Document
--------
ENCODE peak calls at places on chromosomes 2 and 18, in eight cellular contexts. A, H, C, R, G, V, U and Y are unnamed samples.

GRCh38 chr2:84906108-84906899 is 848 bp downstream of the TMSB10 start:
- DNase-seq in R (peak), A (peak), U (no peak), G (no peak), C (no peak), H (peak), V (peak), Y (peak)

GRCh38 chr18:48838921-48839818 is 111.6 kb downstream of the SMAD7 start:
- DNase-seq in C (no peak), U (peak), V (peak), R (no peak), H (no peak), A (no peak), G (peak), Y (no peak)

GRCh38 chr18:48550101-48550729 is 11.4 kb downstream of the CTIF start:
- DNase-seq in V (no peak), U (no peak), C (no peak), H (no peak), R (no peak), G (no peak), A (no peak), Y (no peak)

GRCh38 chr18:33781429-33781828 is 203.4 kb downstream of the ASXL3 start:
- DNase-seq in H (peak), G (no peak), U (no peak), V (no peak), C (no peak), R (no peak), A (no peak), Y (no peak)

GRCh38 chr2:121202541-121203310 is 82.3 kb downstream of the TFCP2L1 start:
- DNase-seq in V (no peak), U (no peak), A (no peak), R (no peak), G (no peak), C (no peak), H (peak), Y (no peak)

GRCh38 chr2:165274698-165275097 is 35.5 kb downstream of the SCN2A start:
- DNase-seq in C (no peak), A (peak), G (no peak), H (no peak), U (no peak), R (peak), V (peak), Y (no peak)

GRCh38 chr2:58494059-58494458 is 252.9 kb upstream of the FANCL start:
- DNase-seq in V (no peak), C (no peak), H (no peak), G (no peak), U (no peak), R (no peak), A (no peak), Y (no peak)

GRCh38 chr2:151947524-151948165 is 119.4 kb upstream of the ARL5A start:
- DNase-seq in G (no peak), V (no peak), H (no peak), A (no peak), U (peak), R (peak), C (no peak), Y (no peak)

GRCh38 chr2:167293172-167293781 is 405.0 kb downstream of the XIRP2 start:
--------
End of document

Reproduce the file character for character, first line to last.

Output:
ENCODE peak calls at places on chromosomes 2 and 18, in eight cellular contexts. A, H, C, R, G, V, U and Y are unnamed samples.

GRCh38 chr2:84906108-84906899 is 848 bp downstream of the TMSB10 start:
- DNase-seq in R (peak), A (peak), U (no peak), G (no peak), C (no peak), H (peak), V (peak), Y (peak)

GRCh38 chr18:48838921-48839818 is 111.6 kb downstream of the SMAD7 start:
- DNase-seq in C (no peak), U (peak), V (peak), R (no peak), H (no peak), A (no peak), G (peak), Y (no peak)

GRCh38 chr18:48550101-48550729 is 11.4 kb downstream of the CTIF start:
- DNase-seq in V (no peak), U (no peak), C (no peak), H (no peak), R (no peak), G (no peak), A (no peak), Y (no peak)

GRCh38 chr18:33781429-33781828 is 203.4 kb downstream of the ASXL3 start:
- DNase-seq in H (peak), G (no peak), U (no peak), V (no peak), C (no peak), R (no peak), A (no peak), Y (no peak)

GRCh38 chr2:121202541-121203310 is 82.3 kb downstream of the TFCP2L1 start:
- DNase-seq in V (no peak), U (no peak), A (no peak), R (no peak), G (no peak), C (no peak), H (peak), Y (no peak)

GRCh38 chr2:165274698-165275097 is 35.5 kb downstream of the SCN2A start:
- DNase-seq in C (no peak), A (peak), G (no peak), H (no peak), U (no peak), R (peak), V (peak), Y (no peak)

GRCh38 chr2:58494059-58494458 is 252.9 kb upstream of the FANCL start:
- DNase-seq in V (no peak), C (no peak), H (no peak), G (no peak), U (no peak), R (no peak), A (no peak), Y (no peak)

GRCh38 chr2:151947524-151948165 is 119.4 kb upstream of the ARL5A start:
- DNase-seq in G (no peak), V (no peak), H (no peak), A (no peak), U (peak), R (peak), C (no peak), Y (no peak)

GRCh38 chr2:167293172-167293781 is 405.0 kb downstream of the XIRP2 start: